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Hustle and bustle of city not conducive to stressful adjustment to college

Although many would assume that cities are the perfect place for young adults, they can be detrimental to their mental health

Pedestrians cross the street at the intersection of 1st and Taylor streets on the Downtown campus on Sept. 19, 2016.
Pedestrians cross the street at the intersection of 1st and Taylor streets on the Downtown campus on Sept. 19, 2016.

The city life is not for everyone; that much is clear. However, over time, living in a city has become less of a choice. 

In fact, it has been estimated that 70 percent of the world’s population will reside in a city by the time 2050 rolls around.

There is no denying that city life is far different from rural life. Cities have a denser population with more buildings and less nature-oriented spaces. These concrete jungles also feature environmental differences, contributing heavily to pollution and resource consumption.

These factors are heavily influential on the future distribution of humans in the world, but many discount the mental health effects of living in a city, especially for the youth.

According to research conducted by Dr. Andreas Meyer-Lindenberg of the Central Institute of Mental Health in Mannheim, Germany, individuals living in cities don’t handle stress as well as those who do not. Specifically, the perigenual anterior cingulate cortex (pACC) was far more active in stressed city dwellers. These brain patterns actually resembled that of Schizophrenics.

Social interactions are also influenced by environmental differences seen in cities. For example, citizens of a city are 21 percent more likely to develop an anxiety disorder, and 39 percent are more likely to develop a mood disorder.

Additionally, according to the British Journal of Psychiatry, city life is linked to a higher rate of depression for all age groups.

Being in college is stressful enough as it is without the added stress of living in a city. Two campuses at ASU, the Tempe and Downtown Phoenix campuses, reside in cities, which can pose problems for those who are already trying to adjust to new academic expectations and social circles.

This stress is particularly profound for students who are not familiar with city life.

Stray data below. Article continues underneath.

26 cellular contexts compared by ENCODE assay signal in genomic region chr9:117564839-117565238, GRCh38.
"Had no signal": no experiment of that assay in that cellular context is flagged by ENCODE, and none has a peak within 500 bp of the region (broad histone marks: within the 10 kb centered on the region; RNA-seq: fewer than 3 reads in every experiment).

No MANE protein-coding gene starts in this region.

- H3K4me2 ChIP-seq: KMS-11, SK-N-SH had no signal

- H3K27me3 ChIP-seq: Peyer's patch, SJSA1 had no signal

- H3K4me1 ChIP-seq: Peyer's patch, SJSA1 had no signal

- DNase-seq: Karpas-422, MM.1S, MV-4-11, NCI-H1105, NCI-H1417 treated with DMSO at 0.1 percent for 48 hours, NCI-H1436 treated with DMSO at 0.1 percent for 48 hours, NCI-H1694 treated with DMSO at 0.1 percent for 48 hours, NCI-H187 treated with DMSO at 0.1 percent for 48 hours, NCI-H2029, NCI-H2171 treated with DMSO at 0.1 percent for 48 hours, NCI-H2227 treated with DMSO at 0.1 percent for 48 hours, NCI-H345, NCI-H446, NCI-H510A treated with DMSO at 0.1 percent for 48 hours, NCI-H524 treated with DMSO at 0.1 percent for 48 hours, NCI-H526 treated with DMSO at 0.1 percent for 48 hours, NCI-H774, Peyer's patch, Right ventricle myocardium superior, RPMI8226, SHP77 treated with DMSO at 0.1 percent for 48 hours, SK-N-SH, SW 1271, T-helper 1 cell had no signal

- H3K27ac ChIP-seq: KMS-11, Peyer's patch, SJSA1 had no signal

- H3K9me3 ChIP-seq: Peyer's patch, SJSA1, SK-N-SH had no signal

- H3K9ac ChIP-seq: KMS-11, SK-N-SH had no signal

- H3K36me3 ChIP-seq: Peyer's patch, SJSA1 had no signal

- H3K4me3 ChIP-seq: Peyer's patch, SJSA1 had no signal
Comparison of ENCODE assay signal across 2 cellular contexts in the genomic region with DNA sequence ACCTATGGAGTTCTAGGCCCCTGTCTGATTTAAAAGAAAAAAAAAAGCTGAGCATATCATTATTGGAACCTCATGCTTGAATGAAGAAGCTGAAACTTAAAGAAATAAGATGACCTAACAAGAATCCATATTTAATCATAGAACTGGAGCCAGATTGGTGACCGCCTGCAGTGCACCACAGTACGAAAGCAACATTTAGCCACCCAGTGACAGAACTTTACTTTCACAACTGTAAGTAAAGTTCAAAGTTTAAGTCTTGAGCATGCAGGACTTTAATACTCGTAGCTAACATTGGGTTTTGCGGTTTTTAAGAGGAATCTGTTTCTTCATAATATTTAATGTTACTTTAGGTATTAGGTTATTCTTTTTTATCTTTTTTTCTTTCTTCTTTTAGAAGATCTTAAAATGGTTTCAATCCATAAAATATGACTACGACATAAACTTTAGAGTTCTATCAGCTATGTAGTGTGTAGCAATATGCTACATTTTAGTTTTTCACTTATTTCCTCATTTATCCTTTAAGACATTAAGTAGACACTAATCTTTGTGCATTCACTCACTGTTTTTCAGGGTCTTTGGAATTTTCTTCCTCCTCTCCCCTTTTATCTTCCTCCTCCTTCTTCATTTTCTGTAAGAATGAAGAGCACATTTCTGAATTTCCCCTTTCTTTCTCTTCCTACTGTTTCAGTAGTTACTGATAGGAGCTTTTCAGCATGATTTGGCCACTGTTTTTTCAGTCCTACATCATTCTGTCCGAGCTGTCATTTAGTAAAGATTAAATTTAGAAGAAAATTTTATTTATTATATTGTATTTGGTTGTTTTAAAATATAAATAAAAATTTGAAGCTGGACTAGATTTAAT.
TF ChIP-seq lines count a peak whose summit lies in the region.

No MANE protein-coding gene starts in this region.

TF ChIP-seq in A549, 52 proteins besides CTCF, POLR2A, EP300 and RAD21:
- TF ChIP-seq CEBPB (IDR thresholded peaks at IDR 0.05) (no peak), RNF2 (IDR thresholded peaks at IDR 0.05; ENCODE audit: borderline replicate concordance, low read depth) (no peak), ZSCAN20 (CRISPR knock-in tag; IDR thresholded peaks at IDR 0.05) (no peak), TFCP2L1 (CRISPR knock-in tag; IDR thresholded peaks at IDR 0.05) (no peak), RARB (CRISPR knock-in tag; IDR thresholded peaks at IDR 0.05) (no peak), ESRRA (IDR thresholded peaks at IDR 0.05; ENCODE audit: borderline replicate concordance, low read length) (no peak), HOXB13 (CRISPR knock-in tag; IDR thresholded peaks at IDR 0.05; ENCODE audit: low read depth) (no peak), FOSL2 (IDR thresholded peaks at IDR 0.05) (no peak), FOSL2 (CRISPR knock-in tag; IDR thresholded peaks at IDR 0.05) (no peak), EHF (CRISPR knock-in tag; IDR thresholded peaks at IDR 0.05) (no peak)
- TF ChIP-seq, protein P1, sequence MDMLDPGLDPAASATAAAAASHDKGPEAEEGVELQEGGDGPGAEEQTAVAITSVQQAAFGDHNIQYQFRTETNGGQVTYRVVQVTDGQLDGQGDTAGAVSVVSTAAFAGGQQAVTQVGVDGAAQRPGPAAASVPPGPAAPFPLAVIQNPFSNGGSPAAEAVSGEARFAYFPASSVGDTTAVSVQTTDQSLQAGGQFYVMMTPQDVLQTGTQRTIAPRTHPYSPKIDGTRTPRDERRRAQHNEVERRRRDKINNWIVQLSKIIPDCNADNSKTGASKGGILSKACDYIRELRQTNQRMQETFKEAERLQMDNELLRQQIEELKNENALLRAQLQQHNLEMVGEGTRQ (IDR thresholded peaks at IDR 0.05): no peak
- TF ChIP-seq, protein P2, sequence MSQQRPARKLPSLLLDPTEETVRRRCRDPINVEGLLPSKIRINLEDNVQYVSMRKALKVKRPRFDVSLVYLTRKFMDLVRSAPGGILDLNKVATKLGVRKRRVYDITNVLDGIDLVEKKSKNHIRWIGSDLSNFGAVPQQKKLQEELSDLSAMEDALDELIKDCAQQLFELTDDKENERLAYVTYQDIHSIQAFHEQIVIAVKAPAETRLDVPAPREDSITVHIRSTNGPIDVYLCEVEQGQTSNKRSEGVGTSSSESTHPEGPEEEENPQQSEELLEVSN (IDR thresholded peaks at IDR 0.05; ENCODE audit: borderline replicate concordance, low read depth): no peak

“I think city life would be far more stressful for college students who had previously lived in more rural or small town environments,” Kathryn A. Johnson, Ph.D., assistant research professor for psychology department at ASU, said. “As one example, an incoming student can often feel very lonely even in the midst of thousands of others.”

Perhaps students are more affected by the trauma of city life than they may think. Because feeling overwhelmed naturally comes with adjustment periods and the added academic strain of college, people often overlook the effect of their environment on their mental health.

Students would be wise to leave the city and explore when they can to escape the hustle and bustle that comes with living in such a dense population of individuals.

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However, many students don’t have the means to accomplish this, so in order to avoid becoming inundated with stress, they can seek out smaller communities within the city or school. This way, the city won’t feel so large and cumbersome.

“The best way to alleviate some of that stress would be for the student to live on campus and to become involved with other members of the ASU community,” Johnson said. “Building a social network and close relationships with the people nearby could provide a buffer against such stressors. 

"I would recommend that any student take advantage of the many opportunities to join a campus organization, participate in volunteer activities or create a study group. Having one or two close friends nearby can make a bustling world of strange faces seem much less overwhelming.”

Cities, though full of life and activity, can take their toll on individuals, especially those adjusting to the trials of college, but there are ways to alleviate this stress.

Reach the columnist at or follow @ghirneise2 on Twitter.

Editor’s note: The opinions presented in this column are the author’s and do not imply any endorsement from The State Press or its editors.

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